History: Some would argue that religion created the information revolution. Aided by the 16th-century printing press, the desire to have and to understand the record of religious thought and theology helped create what is now a mass market for information. Author Doug Underwood suggests in his book, “From Yahweh to Yahoo!,” that religion has long been a silent partner to journalism, through “religious impulses” at work in a typical newsroom. He makes the case that American journalists are rooted in the nation’s moral and religious heritage, such as believing they are serving a cause higher than commercial goals, protesting moral corruption, advocating social justice and calling for reform.
Since the invention of print, religious leaders and dissidents have long used the method to share their views and challenge others. Among the first to adopt the technology of radio in the 1920s were Christian broadcasters, who sent sermons and hymns to the masses – later following with television and the Internet. There are opportunities to work in journalism today covering religion in both secular and religious contexts. The introduction of convergence journalism aso offers new ways to communicate religious experience.
Current Issues: Religion is playing a key role in many of today’s news-making events. Understanding Islam, for example, is critical for the reporter attempting to do international coverage of the war on terror as well as coverage of home-front issues. Politics is another area where religion often mixes freely with the people involved, and a depth of understanding of the values and beliefs guiding those in power is a critical tool for providing good coverage. Research also might look at readership in terms of self-reported religious faith and examine how patterns of coverage might be altered in a way that serves that audience better.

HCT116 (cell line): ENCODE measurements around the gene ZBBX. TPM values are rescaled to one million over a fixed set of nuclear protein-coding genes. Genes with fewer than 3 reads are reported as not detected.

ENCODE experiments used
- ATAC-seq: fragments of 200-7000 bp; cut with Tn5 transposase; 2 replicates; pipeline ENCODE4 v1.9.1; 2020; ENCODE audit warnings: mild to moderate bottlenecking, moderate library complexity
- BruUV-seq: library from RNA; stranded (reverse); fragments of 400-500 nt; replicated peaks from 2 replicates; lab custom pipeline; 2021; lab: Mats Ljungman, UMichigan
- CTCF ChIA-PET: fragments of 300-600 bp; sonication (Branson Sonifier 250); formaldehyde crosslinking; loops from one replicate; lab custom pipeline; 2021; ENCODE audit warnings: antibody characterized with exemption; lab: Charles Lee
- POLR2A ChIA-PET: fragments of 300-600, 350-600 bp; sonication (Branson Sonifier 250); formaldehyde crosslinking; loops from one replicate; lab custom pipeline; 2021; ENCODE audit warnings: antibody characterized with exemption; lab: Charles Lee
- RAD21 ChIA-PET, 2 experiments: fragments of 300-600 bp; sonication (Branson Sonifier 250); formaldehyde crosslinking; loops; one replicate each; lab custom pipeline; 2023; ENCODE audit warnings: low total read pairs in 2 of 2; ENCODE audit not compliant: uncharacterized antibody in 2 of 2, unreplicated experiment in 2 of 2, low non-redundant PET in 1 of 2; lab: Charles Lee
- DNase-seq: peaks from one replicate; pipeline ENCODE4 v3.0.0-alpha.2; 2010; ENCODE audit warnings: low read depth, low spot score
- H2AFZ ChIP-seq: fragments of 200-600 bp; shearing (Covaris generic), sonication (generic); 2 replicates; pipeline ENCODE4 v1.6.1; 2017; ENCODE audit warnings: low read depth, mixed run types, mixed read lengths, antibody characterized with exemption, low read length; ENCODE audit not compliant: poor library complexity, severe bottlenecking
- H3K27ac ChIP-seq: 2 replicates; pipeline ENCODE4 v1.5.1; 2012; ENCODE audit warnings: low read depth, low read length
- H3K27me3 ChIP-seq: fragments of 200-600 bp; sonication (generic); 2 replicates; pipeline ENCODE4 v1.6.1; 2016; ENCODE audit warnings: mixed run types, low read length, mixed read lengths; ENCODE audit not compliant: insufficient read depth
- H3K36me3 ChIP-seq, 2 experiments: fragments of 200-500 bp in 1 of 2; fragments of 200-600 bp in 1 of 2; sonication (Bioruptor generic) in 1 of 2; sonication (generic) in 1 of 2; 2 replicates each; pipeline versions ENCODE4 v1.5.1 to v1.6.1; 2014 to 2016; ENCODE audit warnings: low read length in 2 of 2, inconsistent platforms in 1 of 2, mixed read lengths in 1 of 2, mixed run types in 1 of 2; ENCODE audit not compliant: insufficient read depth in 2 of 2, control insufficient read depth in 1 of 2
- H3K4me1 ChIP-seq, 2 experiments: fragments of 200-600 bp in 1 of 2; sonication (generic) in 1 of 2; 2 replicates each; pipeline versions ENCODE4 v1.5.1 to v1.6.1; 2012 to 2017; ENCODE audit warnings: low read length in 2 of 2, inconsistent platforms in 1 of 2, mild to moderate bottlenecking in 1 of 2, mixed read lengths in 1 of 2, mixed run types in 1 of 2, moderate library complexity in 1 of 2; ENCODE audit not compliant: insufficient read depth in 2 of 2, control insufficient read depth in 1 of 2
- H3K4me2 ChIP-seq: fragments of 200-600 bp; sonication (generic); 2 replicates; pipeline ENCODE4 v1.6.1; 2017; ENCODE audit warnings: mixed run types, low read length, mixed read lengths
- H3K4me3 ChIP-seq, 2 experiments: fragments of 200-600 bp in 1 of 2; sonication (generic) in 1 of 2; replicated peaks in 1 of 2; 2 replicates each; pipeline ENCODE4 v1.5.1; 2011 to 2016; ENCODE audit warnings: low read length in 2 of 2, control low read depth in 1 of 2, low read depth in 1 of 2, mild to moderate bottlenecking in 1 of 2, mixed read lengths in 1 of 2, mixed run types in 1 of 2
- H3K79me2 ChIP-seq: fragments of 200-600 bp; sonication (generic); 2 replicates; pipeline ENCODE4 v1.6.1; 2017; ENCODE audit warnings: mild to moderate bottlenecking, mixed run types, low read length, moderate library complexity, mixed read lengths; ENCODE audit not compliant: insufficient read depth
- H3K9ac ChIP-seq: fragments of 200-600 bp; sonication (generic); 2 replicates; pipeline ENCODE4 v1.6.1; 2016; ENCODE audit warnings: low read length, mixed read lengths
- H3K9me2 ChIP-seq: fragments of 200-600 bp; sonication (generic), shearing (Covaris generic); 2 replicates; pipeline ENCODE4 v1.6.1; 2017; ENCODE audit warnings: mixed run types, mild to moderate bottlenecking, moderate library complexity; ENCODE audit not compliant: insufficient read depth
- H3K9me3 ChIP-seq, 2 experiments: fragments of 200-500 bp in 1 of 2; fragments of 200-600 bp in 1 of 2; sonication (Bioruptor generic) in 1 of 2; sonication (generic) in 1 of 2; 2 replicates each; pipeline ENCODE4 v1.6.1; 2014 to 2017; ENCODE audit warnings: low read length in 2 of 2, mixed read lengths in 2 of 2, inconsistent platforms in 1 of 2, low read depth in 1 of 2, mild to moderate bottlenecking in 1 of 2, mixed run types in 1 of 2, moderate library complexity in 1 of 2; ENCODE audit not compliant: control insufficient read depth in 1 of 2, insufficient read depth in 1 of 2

The Center on Religion & the Professions is working on projects to improve the religious literacy of reporters by strengthening journalistic coverage of religion in the United States, as well as planning significant research about how the public views religion news coverage.
- “A Dozen Best’: Top Books on the History of Media and Religion” by John P. Ferre. American Journalism. 23, no. 4 (2006): 135-43.
- “All Work and All Play: Using Games to Teach Religion and Media” by John P. Ferre. Journal of Media & Religion. 14 no. 3 (2015): 160-166.
- “Belief in the Media: Cultural Perspectives on Media and Christianity” by Peter Horsfield, Mary E. Hess and Adan M. Medrano. Journal of Religion and Popular Culture. Ashgate, 2004.
- “Cartoon Crisis: Islam and Danish Liberalism” by Robert Cane. Society. 44, no. 1 (2006): 80-8.
- “China’s Official Media Portrayal of Religion (1996-2005): Policy Change in a Desecularizing Society” by Qingjiang Yao, Daniel A. Stout and Zhaoxi Liu. Journal of Media & Religion. 10 no. 1 (2011): 39-50.